Results are in: How healthy is your beach?

The health of the Sunshine Coast's beaches, headlands, lower estuaries and coastal lagoons are in the spotlight after an investigation that researchers believe is the first of its kind across Australia.

Coolum Beach.
Coolum Beach.

The health of our beaches, headlands, lower estuaries and coastal lagoons are in the spotlight after a regional-first investigation that will help shape the future of our Biosphere’s coastline.

The inaugural Coastal Health Report, presented at Sunshine Coast Council’s Ordinary Meeting today (September 21), brings together years of monitoring and analysis in a joint project involving Council and the University of the Sunshine Coast with extra input from Healthy Land and Water.

The report will provide a baseline for the long-term monitoring of our coast as part of the Environment & Liveability Strategy target to maintain and improve the health of our coast to good or excellent grade by 2041.

Lower estuaries including Maroochy River and Mooloolah River were the healthiest type of coastal ecosystem overall, with excellent grades for water quality and public benefits and a fair grade for biodiversity.

Meanwhile, our region’s headlands such as Caloundra Headland and Moffat Headland scored highest for biodiversity as havens for an array of plants and wildlife.

Sunshine Coast Council Environment Portfolio Councillor Maria Suarez described the monitoring program and report as a “starting line” toward improving the health of our coastal ecosystems and their benefits to the community.

“Our coastal areas are central to our region’s character, community and economy, as well as the survival of many endangered and vulnerable species that call them home,” Cr Suarez said.

“This research and monitoring will help guide our decisions and highlight the areas where we can take steps to improve the health of our coastline and helps keep our community informed on the state of their local areas.”

So how did your beach fare?

Individual report cards for every beach, headland, lower estuary and coastal lagoon in the study area are available through an easy-to-use mapping tool on Council’s Environment and Liveability Strategy website, along with the full report.

A family walks Mudjimba Beach.

Environment Portfolio Councillor Peter Cox said the report card format ensured the whole community could easily access, understand and share the findings.

“I encourage everyone to explore Council’s interactive map to see their local report card,” Cr Cox said.

“In our Sunshine Coast Biosphere we all enjoy these beautiful places and have a role in keeping them healthy; this starts with everyone understanding their current state.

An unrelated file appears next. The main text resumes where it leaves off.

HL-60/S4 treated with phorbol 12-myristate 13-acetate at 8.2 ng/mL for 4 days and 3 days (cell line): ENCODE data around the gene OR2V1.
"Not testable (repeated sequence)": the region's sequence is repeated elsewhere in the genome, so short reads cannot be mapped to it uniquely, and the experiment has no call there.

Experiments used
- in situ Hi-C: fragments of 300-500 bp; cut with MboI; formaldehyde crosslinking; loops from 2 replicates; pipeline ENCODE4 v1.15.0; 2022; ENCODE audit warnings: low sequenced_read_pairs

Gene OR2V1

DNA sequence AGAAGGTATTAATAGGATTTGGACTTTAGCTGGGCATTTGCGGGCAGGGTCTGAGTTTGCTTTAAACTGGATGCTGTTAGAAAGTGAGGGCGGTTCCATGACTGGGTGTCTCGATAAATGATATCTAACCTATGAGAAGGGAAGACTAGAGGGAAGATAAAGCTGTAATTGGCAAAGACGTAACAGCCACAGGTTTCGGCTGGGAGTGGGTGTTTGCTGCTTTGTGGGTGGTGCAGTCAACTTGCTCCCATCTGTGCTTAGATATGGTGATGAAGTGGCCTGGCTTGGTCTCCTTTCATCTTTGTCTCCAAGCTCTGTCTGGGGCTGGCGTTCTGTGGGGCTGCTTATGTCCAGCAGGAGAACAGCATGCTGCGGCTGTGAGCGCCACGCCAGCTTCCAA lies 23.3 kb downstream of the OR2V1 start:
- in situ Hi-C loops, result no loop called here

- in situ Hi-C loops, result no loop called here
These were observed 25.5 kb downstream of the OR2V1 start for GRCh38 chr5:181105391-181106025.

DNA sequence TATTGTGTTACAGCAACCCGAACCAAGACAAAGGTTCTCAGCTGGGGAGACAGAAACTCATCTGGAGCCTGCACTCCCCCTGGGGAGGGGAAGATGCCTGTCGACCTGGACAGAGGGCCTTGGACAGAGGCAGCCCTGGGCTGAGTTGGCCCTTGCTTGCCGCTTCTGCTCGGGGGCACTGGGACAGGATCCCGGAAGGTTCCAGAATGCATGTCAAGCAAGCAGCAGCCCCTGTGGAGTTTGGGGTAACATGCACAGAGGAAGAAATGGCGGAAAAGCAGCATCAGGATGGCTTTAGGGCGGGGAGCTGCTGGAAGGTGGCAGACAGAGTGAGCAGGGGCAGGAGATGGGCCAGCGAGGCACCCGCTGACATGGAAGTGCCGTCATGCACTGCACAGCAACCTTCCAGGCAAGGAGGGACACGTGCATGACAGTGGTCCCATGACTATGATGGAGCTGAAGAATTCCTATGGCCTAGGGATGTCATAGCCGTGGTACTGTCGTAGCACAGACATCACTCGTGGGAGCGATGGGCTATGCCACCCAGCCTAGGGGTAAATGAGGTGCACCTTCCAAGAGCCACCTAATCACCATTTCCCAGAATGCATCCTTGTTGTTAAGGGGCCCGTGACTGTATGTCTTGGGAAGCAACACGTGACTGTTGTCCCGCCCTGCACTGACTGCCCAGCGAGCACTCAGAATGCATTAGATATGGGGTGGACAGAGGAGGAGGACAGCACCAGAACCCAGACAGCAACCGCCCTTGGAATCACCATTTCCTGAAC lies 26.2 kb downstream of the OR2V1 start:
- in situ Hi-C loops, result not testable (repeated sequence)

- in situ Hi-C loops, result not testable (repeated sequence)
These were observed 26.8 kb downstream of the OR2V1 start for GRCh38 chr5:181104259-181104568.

“As a community we can celebrate our precious coastal areas and improve upon these benchmarks.”

UniSC Senior Lecturer in Animal Ecology Dr Ben Gilby said the program was the first of its kind in Australia and set the Sunshine Coast as a leader in monitoring and communicating scientific results for coastal ecosystems.

“Our beaches and waterways are the jewels in the Sunshine Coast's crown,” Dr Gilby said.

“The strength of this program is its wide scope across all our coastal ecosystems; its focus on everything from the fish in the sea to the birds of the sky, and the physical processes that link them.

“The information is invaluable not only for coastal managers of the region, but also for residents and visitors interested in understanding more about their local environment.”

Dr Gilby also stressed the importance of the program for students at UniSC.

“It not only provides crucial information about the condition of our coastal ecosystems, but also supports significant opportunities for students, from undergraduate to PhD, to learn the skills they need for a successful career in environmental management.”

The balancing act between people and nature

Cr Suarez said some beaches, including Mooloolaba and Maroochydore, were hotspots for community and visitor use and had been managed to meet those needs.

“By ensuring these areas of significant use continue to provide great public benefit, we position these as community and tourist hubs.

“Meanwhile, at our ecologically focused beaches where we have positive dune buffer results like Coolum Beach and biodiversity results like Bokarina Beach, we want to maintain or enhance those to ensure a healthy environment and a haven for wildlife.

“This is just one of the strategies we use to balance the needs of people and nature as we continue to manage growth in our region while caring for our environment.”




Sunshine Coast Council acknowledges the Sunshine Coast Country, home of the Kabi Kabi peoples and the Jinibara peoples, the Traditional Custodians, whose lands and waters we all now share. We wish to pay respect to their Elders – past, present and emerging, and acknowledge the important role First Nations people continue to play within the Sunshine Coast community.

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